Monday, September 28, 2009

Dual, Divergent Influence: Objectivism and Surrealism

Recently I’ve been thinking quite a bit about my divergent tastes in 20th-century poetry and what that may mean for the writing I produce. On the one hand, I enjoy the wild, fantastical power of the Surrealist movement, and on the other hand I have a great respect for the reserved, particular Objectivist school and its affiliates – George Oppen in particular, on whom I will be giving a lecture at the Cambridge Center for Adult Education in a couple weeks. Oppen seems to always be searching to get to “the heart of the matter” – that is, his poetry, his language is always a most economic distillation of experience. To put it in physical terms, he packs an incredible density in the relatively small volume of his poems. It is a poetry that is not designed to dazzle but rather to accomplish what he would call “clarity.” From a reader’s perspective, the “object” of the poem may not be incredibly clear (at least upon the first reading), as this clarity is incredibly personal, and in fact goes to such a great depth that it is pushing each word on the page to perform a massive duty. No word, no matter how small, is insignificant. There is no “filler.” It is, to my mind, the poetic form of implosion.

The surrealist attitude is in some ways the diametric opposite of objectivist works. I’m going to speak in broad strokes here: surrealist art is post-romantic, decadent, expansive, highly symbolic, and gives the most “speaking power” to the dream. To say that the difference between surrealism and objectivism boils down to “the psychological vs. the physical” is dangerously over-general. But perhaps it is the objectivist who views his/her psychological state as a physical fact that reveals its humanistic and “spiritual” aspects. I believe the surrealist moves in the opposite direction – the spiritual manifesting itself into objects and symbols. Through automatic writing, the surrealist poet is exploring the psyche by allowing all that is hidden in the brain to rise to the surface, free of scrutiny. Oppen, I think, would rather scrutinize each thought, each droplet of language that forms from the brain. As Williams said “A chance word, upon paper, may destroy the world.”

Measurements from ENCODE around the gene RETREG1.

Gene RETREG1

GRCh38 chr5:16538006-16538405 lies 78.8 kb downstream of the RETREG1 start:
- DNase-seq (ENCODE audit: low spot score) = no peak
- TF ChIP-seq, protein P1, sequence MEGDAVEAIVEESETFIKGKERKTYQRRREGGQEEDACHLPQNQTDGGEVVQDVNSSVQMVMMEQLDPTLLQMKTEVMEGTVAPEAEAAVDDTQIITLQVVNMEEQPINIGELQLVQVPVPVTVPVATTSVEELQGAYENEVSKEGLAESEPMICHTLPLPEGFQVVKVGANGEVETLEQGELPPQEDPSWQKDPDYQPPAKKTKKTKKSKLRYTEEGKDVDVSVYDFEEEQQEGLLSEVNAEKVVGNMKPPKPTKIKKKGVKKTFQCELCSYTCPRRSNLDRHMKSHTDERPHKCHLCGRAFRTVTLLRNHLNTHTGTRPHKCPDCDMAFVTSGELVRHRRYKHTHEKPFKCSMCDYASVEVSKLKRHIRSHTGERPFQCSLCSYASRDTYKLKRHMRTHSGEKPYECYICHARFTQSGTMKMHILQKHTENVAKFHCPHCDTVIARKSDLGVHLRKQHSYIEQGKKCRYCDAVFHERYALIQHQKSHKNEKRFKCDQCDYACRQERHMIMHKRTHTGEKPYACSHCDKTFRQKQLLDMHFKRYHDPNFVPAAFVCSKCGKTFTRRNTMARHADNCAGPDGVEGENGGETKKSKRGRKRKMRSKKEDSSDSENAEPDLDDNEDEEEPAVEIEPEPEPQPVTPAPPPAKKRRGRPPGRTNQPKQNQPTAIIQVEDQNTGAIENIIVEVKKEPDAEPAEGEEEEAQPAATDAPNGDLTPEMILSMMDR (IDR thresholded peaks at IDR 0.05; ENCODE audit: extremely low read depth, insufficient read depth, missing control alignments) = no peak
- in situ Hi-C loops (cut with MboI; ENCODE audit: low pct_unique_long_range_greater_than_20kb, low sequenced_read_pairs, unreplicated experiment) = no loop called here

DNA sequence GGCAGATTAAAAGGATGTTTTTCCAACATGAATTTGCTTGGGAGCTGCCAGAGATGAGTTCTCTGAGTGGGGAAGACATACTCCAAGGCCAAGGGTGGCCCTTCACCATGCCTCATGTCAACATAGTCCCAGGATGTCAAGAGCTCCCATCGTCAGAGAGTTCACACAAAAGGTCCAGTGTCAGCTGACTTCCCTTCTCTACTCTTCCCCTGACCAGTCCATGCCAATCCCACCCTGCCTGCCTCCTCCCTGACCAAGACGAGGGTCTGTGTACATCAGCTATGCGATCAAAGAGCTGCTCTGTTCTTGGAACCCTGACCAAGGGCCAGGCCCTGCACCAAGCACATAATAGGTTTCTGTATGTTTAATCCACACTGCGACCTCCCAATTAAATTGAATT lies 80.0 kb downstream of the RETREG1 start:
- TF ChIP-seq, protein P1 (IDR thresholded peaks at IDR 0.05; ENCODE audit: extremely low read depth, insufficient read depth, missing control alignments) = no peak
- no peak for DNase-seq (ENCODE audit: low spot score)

I’m sure I’ve made a number of miscalculated assessments, but I nonetheless find this perceived dichotomy [of objectivism vs. surrealism] problematic. Surrealism and Objectivism, as movements, are no longer active, but their influence has been inescapable in the world of innovative poetics. In fact, aspects of these styles have already been successfully merged (Leslie Scalapino comes to mind – especially her series “Instead of an Animal”). It looks like I will need to research more contemporary poets in order to get some fresh ideas.

A book was recently published on the subject (Poetry and Language Writing: Objective and Surreal, by David Arnold), which I plan to pick up in the near future.

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